ImprovingQuality of Care Systems Grant T. Savage, PhD Eric S. Williams, PhD UAB-Tuscaloosa
What is Health Care Quality --And How Can We Measure It? • Structures – facilities, personnel, technologies, etc. • Processes – the provision of care services; use of structural resources • Outcomes – results from the production of care Source: Donabedian (1966)
What is Quality in Practical Terms? • Patient Satisfaction • Relationships: Information and Emotional Support • Decision-making Efficiency • Patient Outcomes • Amenities and Convenience Source: Chilingerian (2004)
What are Quality Problems? • Underuse – failure to provide a service whose benefit is greater than its risk • Misuse – right service is provided poorly, and an avoidable complication reduces benefit to patient • Overuse – health services provided when its risk outweighs its benefit Source: Chassin (1997)
Underuse • Many proven, effective interventions are available, but not widely used: • Beta-blockers for heart attack patients (21% of eligible elderly patients) • Clinical detection of depression • Recommending mammograms, pap smears • Diabetic eye and foot exams • Resistance to clinical guidelines as “cookbook medicine” Source: Chassin (1997)
Overuse • Many unnecessary or inappropriate services • RAND study of inappropriate use: • 17% coronary angiographies • 32% of carotid endarterectomies • 17% of upper gastrointestinal endoscopies • 7-51% of sedatives, hypnotics, antidepressives, and antipsychotics are overused with elderly patients • Use of objective standards revealed between 10-27% of procedures are inappropriate Source: Chassin (1997)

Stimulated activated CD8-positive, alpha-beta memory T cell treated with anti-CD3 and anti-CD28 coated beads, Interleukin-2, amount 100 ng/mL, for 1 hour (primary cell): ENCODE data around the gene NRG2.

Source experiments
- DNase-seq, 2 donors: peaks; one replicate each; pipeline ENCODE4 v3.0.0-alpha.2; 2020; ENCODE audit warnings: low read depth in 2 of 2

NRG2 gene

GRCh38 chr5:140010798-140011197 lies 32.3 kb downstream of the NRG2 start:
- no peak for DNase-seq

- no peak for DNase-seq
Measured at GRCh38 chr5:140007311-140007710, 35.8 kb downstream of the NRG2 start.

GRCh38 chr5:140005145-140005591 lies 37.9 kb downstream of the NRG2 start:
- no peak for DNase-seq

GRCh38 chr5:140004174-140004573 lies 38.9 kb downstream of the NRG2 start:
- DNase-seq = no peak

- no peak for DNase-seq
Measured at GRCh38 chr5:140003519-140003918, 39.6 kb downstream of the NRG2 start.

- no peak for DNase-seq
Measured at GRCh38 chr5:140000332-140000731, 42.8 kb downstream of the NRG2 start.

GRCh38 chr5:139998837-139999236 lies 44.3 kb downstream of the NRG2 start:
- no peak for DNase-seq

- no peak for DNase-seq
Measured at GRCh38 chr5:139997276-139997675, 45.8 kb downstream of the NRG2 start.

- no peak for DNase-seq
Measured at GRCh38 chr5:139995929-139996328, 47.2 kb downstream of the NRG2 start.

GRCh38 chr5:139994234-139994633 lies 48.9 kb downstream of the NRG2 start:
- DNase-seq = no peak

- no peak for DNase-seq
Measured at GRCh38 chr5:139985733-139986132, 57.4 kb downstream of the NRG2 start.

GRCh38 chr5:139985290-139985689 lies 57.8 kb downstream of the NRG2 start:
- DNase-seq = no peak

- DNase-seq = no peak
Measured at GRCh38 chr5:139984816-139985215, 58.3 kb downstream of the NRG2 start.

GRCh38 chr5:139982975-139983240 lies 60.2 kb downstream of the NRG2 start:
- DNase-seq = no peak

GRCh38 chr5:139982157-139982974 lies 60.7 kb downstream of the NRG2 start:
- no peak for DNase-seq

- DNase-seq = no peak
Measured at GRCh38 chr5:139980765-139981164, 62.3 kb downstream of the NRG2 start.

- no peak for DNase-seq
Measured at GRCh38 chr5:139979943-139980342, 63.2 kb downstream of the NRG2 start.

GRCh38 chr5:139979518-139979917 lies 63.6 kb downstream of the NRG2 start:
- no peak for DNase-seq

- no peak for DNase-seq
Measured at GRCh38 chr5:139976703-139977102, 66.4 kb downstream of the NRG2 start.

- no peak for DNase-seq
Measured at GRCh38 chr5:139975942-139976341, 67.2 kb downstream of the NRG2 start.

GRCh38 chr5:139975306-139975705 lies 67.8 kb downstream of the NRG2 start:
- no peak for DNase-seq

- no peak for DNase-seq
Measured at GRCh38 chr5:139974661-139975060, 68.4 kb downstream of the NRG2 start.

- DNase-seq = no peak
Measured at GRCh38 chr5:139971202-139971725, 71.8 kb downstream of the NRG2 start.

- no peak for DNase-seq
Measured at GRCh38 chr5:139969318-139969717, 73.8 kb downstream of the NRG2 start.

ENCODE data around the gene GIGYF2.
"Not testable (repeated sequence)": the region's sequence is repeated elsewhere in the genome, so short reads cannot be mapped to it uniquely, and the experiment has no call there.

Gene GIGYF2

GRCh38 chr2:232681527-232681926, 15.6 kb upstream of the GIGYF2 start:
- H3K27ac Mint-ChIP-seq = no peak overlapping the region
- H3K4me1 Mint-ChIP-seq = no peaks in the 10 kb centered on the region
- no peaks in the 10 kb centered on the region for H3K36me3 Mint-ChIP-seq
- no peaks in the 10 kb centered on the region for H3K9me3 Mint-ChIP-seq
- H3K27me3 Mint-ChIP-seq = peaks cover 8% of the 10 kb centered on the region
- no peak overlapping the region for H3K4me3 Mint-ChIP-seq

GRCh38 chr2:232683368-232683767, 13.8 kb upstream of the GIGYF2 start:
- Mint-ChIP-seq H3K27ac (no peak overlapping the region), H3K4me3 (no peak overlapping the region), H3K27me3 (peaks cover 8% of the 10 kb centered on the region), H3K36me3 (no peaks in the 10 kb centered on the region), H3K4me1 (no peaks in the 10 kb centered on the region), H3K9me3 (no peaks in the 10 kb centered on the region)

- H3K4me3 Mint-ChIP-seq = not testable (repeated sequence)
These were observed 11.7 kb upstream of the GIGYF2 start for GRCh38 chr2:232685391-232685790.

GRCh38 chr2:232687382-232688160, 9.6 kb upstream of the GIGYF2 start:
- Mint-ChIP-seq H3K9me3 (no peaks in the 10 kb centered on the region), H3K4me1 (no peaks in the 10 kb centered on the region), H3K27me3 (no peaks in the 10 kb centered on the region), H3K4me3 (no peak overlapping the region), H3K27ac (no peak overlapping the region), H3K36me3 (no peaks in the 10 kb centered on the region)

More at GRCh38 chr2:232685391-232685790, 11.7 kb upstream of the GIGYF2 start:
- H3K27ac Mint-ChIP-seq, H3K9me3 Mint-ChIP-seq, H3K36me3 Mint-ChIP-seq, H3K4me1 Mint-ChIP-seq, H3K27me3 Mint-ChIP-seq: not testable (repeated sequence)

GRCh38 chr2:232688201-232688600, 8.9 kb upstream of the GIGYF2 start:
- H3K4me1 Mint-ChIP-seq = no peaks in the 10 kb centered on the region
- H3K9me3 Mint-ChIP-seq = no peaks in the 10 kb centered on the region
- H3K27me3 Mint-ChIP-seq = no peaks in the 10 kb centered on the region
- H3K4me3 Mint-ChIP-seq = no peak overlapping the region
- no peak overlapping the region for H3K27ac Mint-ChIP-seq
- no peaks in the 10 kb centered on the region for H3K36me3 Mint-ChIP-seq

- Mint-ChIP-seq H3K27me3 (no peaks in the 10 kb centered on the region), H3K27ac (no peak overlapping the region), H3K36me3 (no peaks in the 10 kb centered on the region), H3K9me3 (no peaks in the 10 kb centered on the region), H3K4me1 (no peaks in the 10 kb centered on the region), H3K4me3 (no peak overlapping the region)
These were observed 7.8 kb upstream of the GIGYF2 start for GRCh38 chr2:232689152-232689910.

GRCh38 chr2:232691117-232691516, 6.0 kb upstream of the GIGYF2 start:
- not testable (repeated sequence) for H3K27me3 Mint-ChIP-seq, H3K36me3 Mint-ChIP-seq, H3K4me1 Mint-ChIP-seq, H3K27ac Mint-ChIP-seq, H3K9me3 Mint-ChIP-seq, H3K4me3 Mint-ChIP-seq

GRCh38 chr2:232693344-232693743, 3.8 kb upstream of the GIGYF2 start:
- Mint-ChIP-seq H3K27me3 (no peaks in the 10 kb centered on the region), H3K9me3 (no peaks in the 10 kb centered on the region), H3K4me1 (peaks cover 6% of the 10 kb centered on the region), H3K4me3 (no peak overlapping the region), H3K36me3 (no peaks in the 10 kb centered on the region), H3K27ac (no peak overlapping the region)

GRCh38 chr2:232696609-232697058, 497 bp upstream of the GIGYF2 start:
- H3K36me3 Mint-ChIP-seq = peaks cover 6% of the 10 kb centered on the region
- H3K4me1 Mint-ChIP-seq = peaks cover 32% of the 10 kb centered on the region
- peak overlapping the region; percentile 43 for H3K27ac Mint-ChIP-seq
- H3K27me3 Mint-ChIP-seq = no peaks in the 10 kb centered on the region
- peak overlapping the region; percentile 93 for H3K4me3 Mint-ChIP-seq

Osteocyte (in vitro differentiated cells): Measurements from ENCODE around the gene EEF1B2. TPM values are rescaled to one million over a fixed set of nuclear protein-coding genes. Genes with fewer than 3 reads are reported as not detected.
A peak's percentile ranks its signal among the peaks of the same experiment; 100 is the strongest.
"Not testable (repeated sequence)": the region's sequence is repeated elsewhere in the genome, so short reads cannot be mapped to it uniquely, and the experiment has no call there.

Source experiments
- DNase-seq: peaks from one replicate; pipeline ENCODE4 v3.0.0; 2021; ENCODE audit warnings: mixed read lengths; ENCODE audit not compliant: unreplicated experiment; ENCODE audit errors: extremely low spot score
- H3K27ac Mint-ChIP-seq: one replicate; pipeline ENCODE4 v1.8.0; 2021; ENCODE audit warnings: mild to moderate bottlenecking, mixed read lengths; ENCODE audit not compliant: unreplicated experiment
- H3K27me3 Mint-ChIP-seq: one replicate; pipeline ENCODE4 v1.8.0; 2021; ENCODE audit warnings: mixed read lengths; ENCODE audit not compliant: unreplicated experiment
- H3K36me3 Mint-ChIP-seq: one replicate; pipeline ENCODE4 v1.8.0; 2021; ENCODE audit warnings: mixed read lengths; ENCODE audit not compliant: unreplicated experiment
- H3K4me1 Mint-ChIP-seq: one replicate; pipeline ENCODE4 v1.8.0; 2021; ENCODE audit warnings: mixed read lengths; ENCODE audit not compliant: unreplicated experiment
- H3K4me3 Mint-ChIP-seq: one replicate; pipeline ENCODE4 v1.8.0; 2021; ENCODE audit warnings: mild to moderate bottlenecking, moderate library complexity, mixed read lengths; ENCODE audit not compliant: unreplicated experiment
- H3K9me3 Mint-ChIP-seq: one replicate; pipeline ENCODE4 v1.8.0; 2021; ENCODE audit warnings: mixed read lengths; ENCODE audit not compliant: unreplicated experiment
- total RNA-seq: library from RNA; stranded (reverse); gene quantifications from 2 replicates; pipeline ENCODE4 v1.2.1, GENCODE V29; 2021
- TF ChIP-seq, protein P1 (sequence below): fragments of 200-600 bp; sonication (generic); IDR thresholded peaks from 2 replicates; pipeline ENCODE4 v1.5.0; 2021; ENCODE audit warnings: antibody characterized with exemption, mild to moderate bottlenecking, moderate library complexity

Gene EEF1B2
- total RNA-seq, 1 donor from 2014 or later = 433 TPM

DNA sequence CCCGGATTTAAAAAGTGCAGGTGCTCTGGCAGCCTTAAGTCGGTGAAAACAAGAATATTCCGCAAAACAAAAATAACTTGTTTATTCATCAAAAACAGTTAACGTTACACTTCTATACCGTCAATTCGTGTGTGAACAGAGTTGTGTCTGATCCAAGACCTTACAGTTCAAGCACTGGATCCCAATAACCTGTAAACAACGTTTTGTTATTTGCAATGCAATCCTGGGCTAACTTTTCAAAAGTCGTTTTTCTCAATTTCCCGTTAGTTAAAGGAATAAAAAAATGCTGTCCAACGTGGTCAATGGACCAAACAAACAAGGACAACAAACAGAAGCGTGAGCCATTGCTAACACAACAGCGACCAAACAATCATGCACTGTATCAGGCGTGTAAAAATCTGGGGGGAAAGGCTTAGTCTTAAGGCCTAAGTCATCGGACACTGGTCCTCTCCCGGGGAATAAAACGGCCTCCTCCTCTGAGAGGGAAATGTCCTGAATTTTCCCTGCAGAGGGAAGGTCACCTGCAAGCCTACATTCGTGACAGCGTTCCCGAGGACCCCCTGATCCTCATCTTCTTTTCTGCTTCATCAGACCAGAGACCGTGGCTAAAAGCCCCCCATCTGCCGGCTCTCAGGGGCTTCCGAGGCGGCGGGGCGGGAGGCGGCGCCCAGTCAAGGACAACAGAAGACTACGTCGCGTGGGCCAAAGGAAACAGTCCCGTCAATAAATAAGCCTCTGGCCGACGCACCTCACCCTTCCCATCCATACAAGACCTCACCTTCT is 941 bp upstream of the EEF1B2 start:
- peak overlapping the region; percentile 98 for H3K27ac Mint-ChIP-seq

Misuse • Higher rates of morbidity and mortality of surgery patients in low volume hospitals • Medication errors • Medical errors • Adverse events Sources: Chassin (1997); Kohn, Corrigan & Donaldson (2000); Committee on Quality Health Care in America, IOM (2001)
What Causes the Quality Chasm? • Fragmented and decentralized system of care creates quality deficits for patients • Inadequate attention within licensing and accreditation processes to medical errors • Medical liability inhibits physicians from reporting errors and improving processes • Third party payers provide no incentives to providers to increase patient safety Source:Bleich (2005)
What Causes the Quality Chasm? • Consumers are unable to perceive quality differences among health care services • Benefits from quality improvement often are displaced in time and space • Administrative pricing prevents consumers and third-party payers from paying for quality • Clinicians do not have access to information about best practices Sources: Newhouse (2002); Blumenthal & Ferris (2004)
What Causes the Quality Chasm? • Ways of changing provider behavior are not well understood • Primitive science of quality measurement • Inadequate health care system infrastructure (e.g., IT) • Major legal obstacles • Government financial difficulties Source:Blumenthal & Ferris (2004)